Memo to EU: There is no ‘right to be forgotten’

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The European Union’s highest court has ruled that Internet search engines must give serious consideration to users who request they remove links to any content or article that is personally or professionally unflattering, unfavorable or embarrassing.

The EU court attempted to give itself some wiggle room by saying search engines could weigh the deletion request against the overall “public interest” in the information. But its signals were mixed, because the decision principally concerned links to published newspaper articles reporting on events in the public record. The first case involved a 1998 account of a real estate auction that contained details of the complainant’s social security debts. The second involved a plastic surgeon who was the subject of an unsuccessful malpractice suit.

One can be sympathetic to the people involved, especially when the events in question occurred years in the past and long have been resolved. But you can’t help but wonder what happens when you give public servants selective veto power over access to documented history. Even the EU’s advocate general thought search engines had no obligation to honor such requests. In the wake of this ruling, one can imagine, at the very least, every two-bit European politician demanding Google, Bing and Yahoo remove links to any media containing embarrassing comments, gaffes or issue flip-flops.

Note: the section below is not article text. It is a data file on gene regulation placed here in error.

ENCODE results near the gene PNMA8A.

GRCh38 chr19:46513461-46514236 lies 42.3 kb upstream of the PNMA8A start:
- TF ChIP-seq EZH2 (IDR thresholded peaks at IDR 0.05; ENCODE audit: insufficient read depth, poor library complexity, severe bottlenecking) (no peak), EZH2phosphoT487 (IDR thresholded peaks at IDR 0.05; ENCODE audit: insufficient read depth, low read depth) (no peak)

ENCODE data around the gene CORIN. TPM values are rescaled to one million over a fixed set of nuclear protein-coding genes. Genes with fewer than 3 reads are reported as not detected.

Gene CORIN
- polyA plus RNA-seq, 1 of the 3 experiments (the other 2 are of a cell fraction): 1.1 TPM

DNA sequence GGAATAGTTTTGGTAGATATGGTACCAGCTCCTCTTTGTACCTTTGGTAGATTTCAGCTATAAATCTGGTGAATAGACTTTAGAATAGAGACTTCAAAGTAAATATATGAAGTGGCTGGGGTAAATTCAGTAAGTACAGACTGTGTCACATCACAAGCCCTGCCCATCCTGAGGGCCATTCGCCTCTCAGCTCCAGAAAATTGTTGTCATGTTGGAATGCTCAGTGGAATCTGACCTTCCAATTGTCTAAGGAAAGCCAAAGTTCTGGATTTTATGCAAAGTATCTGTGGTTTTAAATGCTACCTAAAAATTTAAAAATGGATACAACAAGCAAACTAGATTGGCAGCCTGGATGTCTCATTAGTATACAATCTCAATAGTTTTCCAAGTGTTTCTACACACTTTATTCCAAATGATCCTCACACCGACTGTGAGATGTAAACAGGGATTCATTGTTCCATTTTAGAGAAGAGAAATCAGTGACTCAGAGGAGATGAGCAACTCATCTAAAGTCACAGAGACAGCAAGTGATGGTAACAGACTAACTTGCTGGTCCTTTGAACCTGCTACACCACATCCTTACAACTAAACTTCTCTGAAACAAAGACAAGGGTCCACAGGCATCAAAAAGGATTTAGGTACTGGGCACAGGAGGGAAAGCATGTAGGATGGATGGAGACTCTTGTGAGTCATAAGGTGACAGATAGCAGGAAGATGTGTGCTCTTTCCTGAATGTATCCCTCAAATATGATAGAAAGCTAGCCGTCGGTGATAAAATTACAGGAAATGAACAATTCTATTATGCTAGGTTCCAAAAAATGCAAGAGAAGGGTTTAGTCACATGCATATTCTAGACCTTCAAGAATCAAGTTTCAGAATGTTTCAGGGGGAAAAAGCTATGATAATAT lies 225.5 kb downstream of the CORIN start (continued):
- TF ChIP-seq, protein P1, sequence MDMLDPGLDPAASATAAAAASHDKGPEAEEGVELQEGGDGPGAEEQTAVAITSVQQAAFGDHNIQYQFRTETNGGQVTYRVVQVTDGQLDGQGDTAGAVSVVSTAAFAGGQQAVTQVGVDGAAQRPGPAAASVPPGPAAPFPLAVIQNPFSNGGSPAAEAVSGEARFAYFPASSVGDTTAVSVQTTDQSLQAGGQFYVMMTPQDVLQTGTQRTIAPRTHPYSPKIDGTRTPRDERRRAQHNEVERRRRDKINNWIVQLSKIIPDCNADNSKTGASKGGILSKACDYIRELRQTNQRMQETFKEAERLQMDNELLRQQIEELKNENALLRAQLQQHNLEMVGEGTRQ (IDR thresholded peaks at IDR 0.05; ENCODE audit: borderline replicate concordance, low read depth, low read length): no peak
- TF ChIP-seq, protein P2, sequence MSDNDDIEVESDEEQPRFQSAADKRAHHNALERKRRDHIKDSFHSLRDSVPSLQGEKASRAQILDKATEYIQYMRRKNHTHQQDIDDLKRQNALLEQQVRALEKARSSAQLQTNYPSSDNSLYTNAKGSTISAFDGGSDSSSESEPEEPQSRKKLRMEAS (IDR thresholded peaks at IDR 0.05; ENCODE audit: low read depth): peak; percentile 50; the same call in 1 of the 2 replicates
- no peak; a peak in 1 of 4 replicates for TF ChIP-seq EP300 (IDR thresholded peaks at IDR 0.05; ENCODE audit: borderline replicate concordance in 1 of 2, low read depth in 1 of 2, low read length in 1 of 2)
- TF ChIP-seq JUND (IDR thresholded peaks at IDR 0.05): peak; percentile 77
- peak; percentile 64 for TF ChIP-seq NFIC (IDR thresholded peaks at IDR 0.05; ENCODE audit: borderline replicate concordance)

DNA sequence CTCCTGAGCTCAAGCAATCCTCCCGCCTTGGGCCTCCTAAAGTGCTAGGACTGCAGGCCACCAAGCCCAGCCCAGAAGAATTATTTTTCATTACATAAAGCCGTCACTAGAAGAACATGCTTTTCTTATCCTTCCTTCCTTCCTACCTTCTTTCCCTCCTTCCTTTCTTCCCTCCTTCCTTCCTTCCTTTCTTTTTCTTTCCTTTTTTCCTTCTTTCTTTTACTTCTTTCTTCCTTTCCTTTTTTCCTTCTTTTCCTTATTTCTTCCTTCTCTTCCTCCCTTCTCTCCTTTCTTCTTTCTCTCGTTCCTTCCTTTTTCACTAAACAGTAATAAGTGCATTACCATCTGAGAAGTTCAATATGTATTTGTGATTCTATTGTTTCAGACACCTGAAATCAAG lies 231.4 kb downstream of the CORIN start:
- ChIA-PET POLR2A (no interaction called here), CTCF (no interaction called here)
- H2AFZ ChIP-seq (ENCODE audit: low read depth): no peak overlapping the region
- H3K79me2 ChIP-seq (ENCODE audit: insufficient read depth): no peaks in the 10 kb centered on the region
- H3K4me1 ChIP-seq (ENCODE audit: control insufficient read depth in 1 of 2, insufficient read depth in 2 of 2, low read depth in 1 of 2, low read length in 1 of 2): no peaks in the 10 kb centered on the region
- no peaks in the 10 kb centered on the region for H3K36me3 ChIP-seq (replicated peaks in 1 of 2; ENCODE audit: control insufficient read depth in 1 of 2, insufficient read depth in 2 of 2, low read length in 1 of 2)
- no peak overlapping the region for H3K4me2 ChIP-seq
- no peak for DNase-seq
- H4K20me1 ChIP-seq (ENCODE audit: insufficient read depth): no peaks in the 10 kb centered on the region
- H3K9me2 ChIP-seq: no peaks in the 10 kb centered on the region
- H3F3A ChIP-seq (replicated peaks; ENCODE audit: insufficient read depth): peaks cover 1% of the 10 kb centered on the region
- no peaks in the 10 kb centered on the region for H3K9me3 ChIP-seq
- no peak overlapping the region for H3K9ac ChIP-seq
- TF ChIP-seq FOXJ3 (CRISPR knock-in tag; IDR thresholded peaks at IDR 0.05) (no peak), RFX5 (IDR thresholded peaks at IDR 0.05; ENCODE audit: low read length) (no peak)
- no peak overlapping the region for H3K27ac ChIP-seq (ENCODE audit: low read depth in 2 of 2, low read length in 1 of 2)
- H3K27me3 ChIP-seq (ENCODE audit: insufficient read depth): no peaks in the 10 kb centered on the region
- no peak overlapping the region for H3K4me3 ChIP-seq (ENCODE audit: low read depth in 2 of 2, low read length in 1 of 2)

The EU court apparently bought into the notion of a “right to be forgotten” which, if taken to its logical conclusion, should apply to any index of any kind. LexisNexis is the world’s largest database for legal and public record. How long will it retain its value if a disappointed plaintiff or defendant is allowed to remove a harsh judgment? I’m old enough to remember using The Reader’s Guide to Periodical Literature (now online as well) as a research aid. Should individuals have the right to redact even the listing of a magazine article that presents them in an unfavorable light?

Rights are a natural extension of personhood. To claim a right to be forgotten, on the other hand, is to claim entitlement to alter or erase history and the experience of others. It is impossible to exercise and, therefore, a literal absurdity. That all but guarantees there will be no limit to the absurdity that will spring from this ruling.

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